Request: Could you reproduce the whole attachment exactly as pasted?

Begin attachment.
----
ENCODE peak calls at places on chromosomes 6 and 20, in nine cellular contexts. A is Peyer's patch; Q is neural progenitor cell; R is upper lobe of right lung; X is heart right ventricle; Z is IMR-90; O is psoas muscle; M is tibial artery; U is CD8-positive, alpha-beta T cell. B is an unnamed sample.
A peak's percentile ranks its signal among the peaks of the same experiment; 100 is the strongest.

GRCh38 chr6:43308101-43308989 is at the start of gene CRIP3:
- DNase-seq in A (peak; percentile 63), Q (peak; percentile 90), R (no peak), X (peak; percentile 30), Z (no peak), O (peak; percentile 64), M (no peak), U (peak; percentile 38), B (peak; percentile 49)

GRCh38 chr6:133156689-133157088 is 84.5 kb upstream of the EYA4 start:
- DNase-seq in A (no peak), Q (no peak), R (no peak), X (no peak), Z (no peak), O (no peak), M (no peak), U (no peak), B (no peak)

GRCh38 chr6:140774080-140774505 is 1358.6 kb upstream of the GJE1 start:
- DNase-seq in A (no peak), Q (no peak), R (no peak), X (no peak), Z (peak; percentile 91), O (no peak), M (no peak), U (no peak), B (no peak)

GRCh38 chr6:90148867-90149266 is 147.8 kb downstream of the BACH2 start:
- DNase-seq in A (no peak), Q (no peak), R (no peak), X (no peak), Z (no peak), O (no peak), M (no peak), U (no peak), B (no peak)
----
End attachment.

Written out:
ENCODE peak calls at places on chromosomes 6 and 20, in nine cellular contexts. A is Peyer's patch; Q is neural progenitor cell; R is upper lobe of right lung; X is heart right ventricle; Z is IMR-90; O is psoas muscle; M is tibial artery; U is CD8-positive, alpha-beta T cell. B is an unnamed sample.
A peak's percentile ranks its signal among the peaks of the same experiment; 100 is the strongest.

GRCh38 chr6:43308101-43308989 is at the start of gene CRIP3:
- DNase-seq in A (peak; percentile 63), Q (peak; percentile 90), R (no peak), X (peak; percentile 30), Z (no peak), O (peak; percentile 64), M (no peak), U (peak; percentile 38), B (peak; percentile 49)

GRCh38 chr6:133156689-133157088 is 84.5 kb upstream of the EYA4 start:
- DNase-seq in A (no peak), Q (no peak), R (no peak), X (no peak), Z (no peak), O (no peak), M (no peak), U (no peak), B (no peak)

GRCh38 chr6:140774080-140774505 is 1358.6 kb upstream of the GJE1 start:
- DNase-seq in A (no peak), Q (no peak), R (no peak), X (no peak), Z (peak; percentile 91), O (no peak), M (no peak), U (no peak), B (no peak)

GRCh38 chr6:90148867-90149266 is 147.8 kb downstream of the BACH2 start:
- DNase-seq in A (no peak), Q (no peak), R (no peak), X (no peak), Z (no peak), O (no peak), M (no peak), U (no peak), B (no peak)